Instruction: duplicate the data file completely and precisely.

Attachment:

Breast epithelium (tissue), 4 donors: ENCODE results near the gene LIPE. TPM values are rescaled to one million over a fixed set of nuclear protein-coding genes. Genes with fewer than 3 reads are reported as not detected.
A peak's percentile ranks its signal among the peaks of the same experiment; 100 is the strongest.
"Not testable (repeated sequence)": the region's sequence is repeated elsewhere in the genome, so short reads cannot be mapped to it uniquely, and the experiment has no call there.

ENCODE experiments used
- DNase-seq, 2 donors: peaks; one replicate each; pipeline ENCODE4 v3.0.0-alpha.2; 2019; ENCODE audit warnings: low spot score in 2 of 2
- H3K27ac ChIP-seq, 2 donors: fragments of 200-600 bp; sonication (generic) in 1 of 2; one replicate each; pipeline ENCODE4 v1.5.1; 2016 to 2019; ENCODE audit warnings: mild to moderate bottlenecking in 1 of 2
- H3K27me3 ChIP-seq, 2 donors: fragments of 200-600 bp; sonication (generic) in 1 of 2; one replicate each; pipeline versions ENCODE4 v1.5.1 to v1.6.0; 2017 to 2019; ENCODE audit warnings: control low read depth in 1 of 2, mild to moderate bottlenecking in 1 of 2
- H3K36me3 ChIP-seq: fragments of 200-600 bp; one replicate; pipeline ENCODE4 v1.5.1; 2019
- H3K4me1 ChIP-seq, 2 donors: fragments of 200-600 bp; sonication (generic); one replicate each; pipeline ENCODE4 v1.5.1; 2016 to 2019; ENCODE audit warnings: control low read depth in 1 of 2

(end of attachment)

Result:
Breast epithelium (tissue), 4 donors: ENCODE results near the gene LIPE. TPM values are rescaled to one million over a fixed set of nuclear protein-coding genes. Genes with fewer than 3 reads are reported as not detected.
A peak's percentile ranks its signal among the peaks of the same experiment; 100 is the strongest.
"Not testable (repeated sequence)": the region's sequence is repeated elsewhere in the genome, so short reads cannot be mapped to it uniquely, and the experiment has no call there.

ENCODE experiments used
- DNase-seq, 2 donors: peaks; one replicate each; pipeline ENCODE4 v3.0.0-alpha.2; 2019; ENCODE audit warnings: low spot score in 2 of 2
- H3K27ac ChIP-seq, 2 donors: fragments of 200-600 bp; sonication (generic) in 1 of 2; one replicate each; pipeline ENCODE4 v1.5.1; 2016 to 2019; ENCODE audit warnings: mild to moderate bottlenecking in 1 of 2
- H3K27me3 ChIP-seq, 2 donors: fragments of 200-600 bp; sonication (generic) in 1 of 2; one replicate each; pipeline versions ENCODE4 v1.5.1 to v1.6.0; 2017 to 2019; ENCODE audit warnings: control low read depth in 1 of 2, mild to moderate bottlenecking in 1 of 2
- H3K36me3 ChIP-seq: fragments of 200-600 bp; one replicate; pipeline ENCODE4 v1.5.1; 2019
- H3K4me1 ChIP-seq, 2 donors: fragments of 200-600 bp; sonication (generic); one replicate each; pipeline ENCODE4 v1.5.1; 2016 to 2019; ENCODE audit warnings: control low read depth in 1 of 2